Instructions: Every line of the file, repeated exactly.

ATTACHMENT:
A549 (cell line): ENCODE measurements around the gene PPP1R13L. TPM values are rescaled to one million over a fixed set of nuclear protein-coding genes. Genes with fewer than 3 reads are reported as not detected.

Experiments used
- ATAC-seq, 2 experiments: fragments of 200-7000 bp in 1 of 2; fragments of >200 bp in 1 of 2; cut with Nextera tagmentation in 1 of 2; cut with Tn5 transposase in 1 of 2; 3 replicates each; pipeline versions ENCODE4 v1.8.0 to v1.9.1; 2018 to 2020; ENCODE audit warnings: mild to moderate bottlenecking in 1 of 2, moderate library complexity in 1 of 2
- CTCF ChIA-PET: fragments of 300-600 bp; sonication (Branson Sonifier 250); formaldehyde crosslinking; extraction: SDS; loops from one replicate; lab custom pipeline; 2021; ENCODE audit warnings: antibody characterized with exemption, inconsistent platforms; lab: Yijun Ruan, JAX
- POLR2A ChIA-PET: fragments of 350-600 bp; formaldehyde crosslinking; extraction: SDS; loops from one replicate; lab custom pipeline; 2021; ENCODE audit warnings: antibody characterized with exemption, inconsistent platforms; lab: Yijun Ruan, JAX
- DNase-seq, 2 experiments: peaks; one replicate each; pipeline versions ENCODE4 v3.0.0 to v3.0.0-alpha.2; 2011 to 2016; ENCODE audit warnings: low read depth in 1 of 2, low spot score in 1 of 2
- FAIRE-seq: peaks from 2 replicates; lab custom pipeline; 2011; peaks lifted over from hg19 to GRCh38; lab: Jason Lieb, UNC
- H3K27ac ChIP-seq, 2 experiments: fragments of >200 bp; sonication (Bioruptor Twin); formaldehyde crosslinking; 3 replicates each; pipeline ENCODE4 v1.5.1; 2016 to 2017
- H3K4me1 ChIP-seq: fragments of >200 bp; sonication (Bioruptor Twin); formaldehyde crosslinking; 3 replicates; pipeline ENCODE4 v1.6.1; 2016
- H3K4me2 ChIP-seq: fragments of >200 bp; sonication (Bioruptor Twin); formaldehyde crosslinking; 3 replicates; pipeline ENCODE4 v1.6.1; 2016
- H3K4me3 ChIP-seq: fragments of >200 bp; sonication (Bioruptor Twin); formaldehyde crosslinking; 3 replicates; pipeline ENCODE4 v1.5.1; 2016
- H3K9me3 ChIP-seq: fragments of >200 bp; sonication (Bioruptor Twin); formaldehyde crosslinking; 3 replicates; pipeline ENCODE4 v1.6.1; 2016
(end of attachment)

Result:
A549 (cell line): ENCODE measurements around the gene PPP1R13L. TPM values are rescaled to one million over a fixed set of nuclear protein-coding genes. Genes with fewer than 3 reads are reported as not detected.

Experiments used
- ATAC-seq, 2 experiments: fragments of 200-7000 bp in 1 of 2; fragments of >200 bp in 1 of 2; cut with Nextera tagmentation in 1 of 2; cut with Tn5 transposase in 1 of 2; 3 replicates each; pipeline versions ENCODE4 v1.8.0 to v1.9.1; 2018 to 2020; ENCODE audit warnings: mild to moderate bottlenecking in 1 of 2, moderate library complexity in 1 of 2
- CTCF ChIA-PET: fragments of 300-600 bp; sonication (Branson Sonifier 250); formaldehyde crosslinking; extraction: SDS; loops from one replicate; lab custom pipeline; 2021; ENCODE audit warnings: antibody characterized with exemption, inconsistent platforms; lab: Yijun Ruan, JAX
- POLR2A ChIA-PET: fragments of 350-600 bp; formaldehyde crosslinking; extraction: SDS; loops from one replicate; lab custom pipeline; 2021; ENCODE audit warnings: antibody characterized with exemption, inconsistent platforms; lab: Yijun Ruan, JAX
- DNase-seq, 2 experiments: peaks; one replicate each; pipeline versions ENCODE4 v3.0.0 to v3.0.0-alpha.2; 2011 to 2016; ENCODE audit warnings: low read depth in 1 of 2, low spot score in 1 of 2
- FAIRE-seq: peaks from 2 replicates; lab custom pipeline; 2011; peaks lifted over from hg19 to GRCh38; lab: Jason Lieb, UNC
- H3K27ac ChIP-seq, 2 experiments: fragments of >200 bp; sonication (Bioruptor Twin); formaldehyde crosslinking; 3 replicates each; pipeline ENCODE4 v1.5.1; 2016 to 2017
- H3K4me1 ChIP-seq: fragments of >200 bp; sonication (Bioruptor Twin); formaldehyde crosslinking; 3 replicates; pipeline ENCODE4 v1.6.1; 2016
- H3K4me2 ChIP-seq: fragments of >200 bp; sonication (Bioruptor Twin); formaldehyde crosslinking; 3 replicates; pipeline ENCODE4 v1.6.1; 2016
- H3K4me3 ChIP-seq: fragments of >200 bp; sonication (Bioruptor Twin); formaldehyde crosslinking; 3 replicates; pipeline ENCODE4 v1.5.1; 2016
- H3K9me3 ChIP-seq: fragments of >200 bp; sonication (Bioruptor Twin); formaldehyde crosslinking; 3 replicates; pipeline ENCODE4 v1.6.1; 2016